I think one of the things that worked when played my courage priest was caring about stuff hard . One of the quotes I based the character around was “Having a soft heart in a cruel world is courage, not weakness”. It’s easy to roll with the image of the wise cracking cynical hero type who doesn’t allow anything to get to them, but I liked the idea of someone who did let stuff affect them but had to carry on anyway. That kind of Courage is something I enjoyed portraying, wearing your heart on your sleeve and allowing the things your character cares about to fuel you taking action. Get angry about stuff IC and throw yourself at it, fail, pick yourself up and try again and again.
Courage is not an absence of fear
I always enjoyed talking about what I was afraid of when people came and asked me for advice with Courage. Again allowing yourself to be afraid of some things and then having to work to overcome that is some great character fuel. So have a think about what you’re afraid of, think about how it fits in with your own nations culture and the Empire as a whole. Then fling yourself against that stuff in play
Be unpopular and take a stand
A lot of what Courage is about is sticking to your guns in the face of adversity, I always enjoyed a proper ding dong passionate argument with people who fervently believed in what they were arguing for. If you’ve got a bunch of Courage dedicants in a room, you probably have just as many points of view being argued for with passionate intensity. But with no one doubting that anyone is being anything but courageous.
But at the same time don’t be a paper tiger, dig in and do the work to make your point of view stand up rather than being a cackling loon (or y’know as well as). If you can convincingly argue your cause it gives things so much more depth in play. Oh and I totally get that arguing your cause in front of a bunch of people can be anxiety nightmare fuel for many people, you’re not along there but doing this while temporarily being someone else has actually helped build my confidence about speaking in public IRL. Having a whole bunch of small conversations while trying to lobby people in the Hub next to the Synod board is a good stepping off point here before you try speaking in front of a bunch of people.
I would heartily recommend the virtue of Courage to anyone and it will always be my first love in the game and I think it’s great that so many people have jumped on board the Courage train in game and are having so much fun with it
0) Read the brief (This is point 0 as it applies to anyone wanting to play a good priest/knowledgeable dedicate, not just Courage)
If you are a priest I’d say these pages are really required reading. If you are a dedicate (i.e. not a priest) parts of it are required, but I’d say the illuminations (the 5 things) are. I’d recommend experiencing the role-play effects in game and play them out for yourself if you are dedicate. The Aura, the pathway Guidance, and the Exemplars and Paragons give you greater insight into the Virtue than one on it’s own.
- Courage Roleplay effects
- Guidence and the Path of Courage
- Paragons and Exemplars
1) Courage is about making a stand/it is about what is “right” (Moral intractability is fun)
Courage is about taking a principled stand for your character believes is right. Do not back down. If someone absolutely proves you wrong then you can be utterly hard headed about it, there is a way to give to a point without ever conceding. In larp I find it’s much much harder to be that unpopular opinion, that thing that people don’t want to hear or that stubborn bump in the road that will not get out your dam way. Be that person. Silence that little voice that says “get along, not this time”, it is always your time. It makes you unpopular yes. But I have found that you can be that person and gain respect, and that is more fun.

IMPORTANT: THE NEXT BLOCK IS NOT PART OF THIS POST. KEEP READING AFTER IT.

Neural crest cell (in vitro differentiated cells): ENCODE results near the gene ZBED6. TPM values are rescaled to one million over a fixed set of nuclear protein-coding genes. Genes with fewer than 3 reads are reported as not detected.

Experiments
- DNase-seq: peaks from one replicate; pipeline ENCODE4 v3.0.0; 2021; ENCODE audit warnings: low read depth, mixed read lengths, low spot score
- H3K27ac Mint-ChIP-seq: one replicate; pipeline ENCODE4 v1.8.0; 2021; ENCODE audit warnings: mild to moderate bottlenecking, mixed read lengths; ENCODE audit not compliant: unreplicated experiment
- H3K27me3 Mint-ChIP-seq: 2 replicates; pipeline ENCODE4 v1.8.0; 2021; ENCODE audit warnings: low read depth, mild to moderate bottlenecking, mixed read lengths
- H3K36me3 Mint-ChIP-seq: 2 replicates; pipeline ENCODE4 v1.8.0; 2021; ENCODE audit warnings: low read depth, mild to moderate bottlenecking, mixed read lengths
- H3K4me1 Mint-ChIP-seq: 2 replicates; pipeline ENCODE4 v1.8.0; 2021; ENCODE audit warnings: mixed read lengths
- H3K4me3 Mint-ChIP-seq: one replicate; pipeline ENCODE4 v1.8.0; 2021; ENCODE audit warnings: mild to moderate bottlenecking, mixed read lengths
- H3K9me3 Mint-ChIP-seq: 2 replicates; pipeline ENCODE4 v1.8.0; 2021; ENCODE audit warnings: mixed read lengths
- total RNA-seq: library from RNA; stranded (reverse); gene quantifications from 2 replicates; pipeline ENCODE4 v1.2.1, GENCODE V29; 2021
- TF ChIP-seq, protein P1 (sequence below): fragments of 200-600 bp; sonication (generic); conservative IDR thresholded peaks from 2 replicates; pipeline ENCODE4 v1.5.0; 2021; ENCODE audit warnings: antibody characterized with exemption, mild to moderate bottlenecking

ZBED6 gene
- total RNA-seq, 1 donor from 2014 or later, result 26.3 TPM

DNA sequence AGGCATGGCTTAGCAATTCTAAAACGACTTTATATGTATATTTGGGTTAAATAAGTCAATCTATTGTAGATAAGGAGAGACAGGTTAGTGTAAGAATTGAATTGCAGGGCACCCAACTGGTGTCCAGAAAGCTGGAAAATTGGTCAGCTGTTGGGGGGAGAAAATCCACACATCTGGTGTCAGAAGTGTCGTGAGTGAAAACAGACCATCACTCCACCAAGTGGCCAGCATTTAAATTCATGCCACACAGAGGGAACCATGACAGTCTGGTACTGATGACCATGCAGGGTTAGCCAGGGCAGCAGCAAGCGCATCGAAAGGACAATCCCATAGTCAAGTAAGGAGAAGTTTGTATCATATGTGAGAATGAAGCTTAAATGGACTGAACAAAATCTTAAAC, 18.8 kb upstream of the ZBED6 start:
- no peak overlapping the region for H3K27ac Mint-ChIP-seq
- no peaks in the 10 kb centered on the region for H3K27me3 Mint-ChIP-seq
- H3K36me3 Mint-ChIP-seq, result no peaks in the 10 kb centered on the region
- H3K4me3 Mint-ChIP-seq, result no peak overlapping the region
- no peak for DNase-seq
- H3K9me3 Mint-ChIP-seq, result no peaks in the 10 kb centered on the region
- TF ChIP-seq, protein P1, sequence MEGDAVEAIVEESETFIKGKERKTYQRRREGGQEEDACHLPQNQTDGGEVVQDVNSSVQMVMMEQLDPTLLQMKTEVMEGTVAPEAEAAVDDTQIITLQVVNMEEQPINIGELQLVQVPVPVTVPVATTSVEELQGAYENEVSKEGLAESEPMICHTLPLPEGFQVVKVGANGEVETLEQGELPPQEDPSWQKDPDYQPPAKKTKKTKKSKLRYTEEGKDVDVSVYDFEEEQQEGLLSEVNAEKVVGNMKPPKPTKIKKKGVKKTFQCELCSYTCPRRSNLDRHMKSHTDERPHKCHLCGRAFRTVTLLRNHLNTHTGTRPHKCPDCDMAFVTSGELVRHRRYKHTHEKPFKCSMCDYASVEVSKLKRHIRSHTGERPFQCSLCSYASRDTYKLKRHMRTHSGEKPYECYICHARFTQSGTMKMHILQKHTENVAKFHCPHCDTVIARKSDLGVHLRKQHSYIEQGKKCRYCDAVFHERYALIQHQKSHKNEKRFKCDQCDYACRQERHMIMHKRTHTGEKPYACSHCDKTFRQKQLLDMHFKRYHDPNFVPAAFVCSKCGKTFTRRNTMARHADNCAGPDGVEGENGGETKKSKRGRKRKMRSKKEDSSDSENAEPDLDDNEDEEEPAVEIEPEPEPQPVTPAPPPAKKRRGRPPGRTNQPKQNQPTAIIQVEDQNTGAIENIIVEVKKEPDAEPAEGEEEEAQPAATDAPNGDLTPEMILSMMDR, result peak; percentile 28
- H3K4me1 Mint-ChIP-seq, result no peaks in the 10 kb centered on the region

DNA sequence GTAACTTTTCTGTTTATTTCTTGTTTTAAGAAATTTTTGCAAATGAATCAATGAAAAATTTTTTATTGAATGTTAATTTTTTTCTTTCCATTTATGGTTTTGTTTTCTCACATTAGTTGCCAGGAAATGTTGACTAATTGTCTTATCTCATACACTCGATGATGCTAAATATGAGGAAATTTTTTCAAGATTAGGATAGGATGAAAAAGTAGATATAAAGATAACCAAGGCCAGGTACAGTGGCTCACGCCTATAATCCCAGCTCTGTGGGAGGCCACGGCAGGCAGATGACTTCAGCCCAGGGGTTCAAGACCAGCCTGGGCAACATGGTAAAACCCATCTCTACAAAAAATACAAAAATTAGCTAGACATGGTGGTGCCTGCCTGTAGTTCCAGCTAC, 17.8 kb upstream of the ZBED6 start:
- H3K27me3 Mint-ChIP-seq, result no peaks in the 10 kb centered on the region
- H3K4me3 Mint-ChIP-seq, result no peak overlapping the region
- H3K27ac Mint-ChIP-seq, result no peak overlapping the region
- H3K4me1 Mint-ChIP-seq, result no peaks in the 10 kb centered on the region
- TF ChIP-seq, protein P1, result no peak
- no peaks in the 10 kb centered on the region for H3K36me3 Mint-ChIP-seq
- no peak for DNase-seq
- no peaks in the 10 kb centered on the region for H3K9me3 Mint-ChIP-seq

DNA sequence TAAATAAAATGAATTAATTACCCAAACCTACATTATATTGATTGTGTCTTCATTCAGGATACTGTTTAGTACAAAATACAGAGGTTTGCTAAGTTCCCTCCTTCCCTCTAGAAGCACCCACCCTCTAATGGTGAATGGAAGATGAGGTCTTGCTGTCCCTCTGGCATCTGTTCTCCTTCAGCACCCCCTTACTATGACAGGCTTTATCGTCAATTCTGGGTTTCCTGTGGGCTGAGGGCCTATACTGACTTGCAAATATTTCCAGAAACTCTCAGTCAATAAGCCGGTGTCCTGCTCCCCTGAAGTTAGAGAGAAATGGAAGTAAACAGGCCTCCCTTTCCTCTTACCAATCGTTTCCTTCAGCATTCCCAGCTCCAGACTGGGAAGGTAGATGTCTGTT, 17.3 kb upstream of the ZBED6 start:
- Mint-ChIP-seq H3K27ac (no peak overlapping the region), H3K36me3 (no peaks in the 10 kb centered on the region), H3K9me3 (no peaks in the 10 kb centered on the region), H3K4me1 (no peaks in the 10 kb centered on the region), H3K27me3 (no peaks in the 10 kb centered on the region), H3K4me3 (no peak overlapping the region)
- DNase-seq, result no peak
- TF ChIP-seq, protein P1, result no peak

2) It is not about Fear/it’s not about being Martial
I know some folk on here have talked about fear and how strongly that falls into their RP. I am of a different bent. We think of fear when we think of bottling in a fight, it is not (just) about that. It is about finding where your characters core beliefs are, that bit that riles them up just thinking about it, and putting that into focus. The fear and anxiety that flows from that is doing those things. Also Courage is a martial Virtue more than any other. It’s about personal values, in combat you might believe that burying the enemy dead and not looting them is important or it might be that stringing them up by their heels as a warning to other barbarians not to mess with you. If you feel like you are worming out of something you possibly are as you should go for that thing you wish you’d do. Interrupt the Senate and call them out for their corruption (and get arrested, get your Priest Clemency ready!), call people out individual in your nation/group. Keep them going. It’s not an easy game to play but it is rewarding.
3) Courage Dedicates are not stupid/They are moral people (Your morality may differ)
Many Courage tropes are classic hero tropes. That never back down never say die attitude. The person who is the moral backbone of a group. Ofc what that morality may be is up to you, you can look at your culture briefs along with the Virtue brief for that (myself I’ve looked at being the most WINTERMARK COURAGE priest possible). One thing they are not (necessarily) is stupid, which you will possibly get mistaken for in play when you are making a stand and not taken the pragmatic/easy choice. Most larpers in my personal experience play a similar way in that they are looking for the most efficient and effective way to resolve or deal with a thing. You have this massive moral code which is inviolate to breaches, so you might refuse to deal with slave traders regardless of circumstance or scale (so a fleet owner is suddenly restricted in where they can go).When I go for an unpopular position, my character is normally fully aware (to best of his ability) of the consequences of that stand, but believes it a price fully worth paying. Be that person. Choose the parts of the brief most important to you and rp them to the hilt. That might be the unwelcome truth, Then might the Bearers of the Blue Rose interest you, as they specialise in that annoying person who always says what people don’t want to hear (and Clemency). Maybe the whole exposing corruption is interest, striking down evil, then Gilda Ashwine is for you. Perhaps even the law won’t stop you in ending threats to the innocent then might you consider Isaella as your muse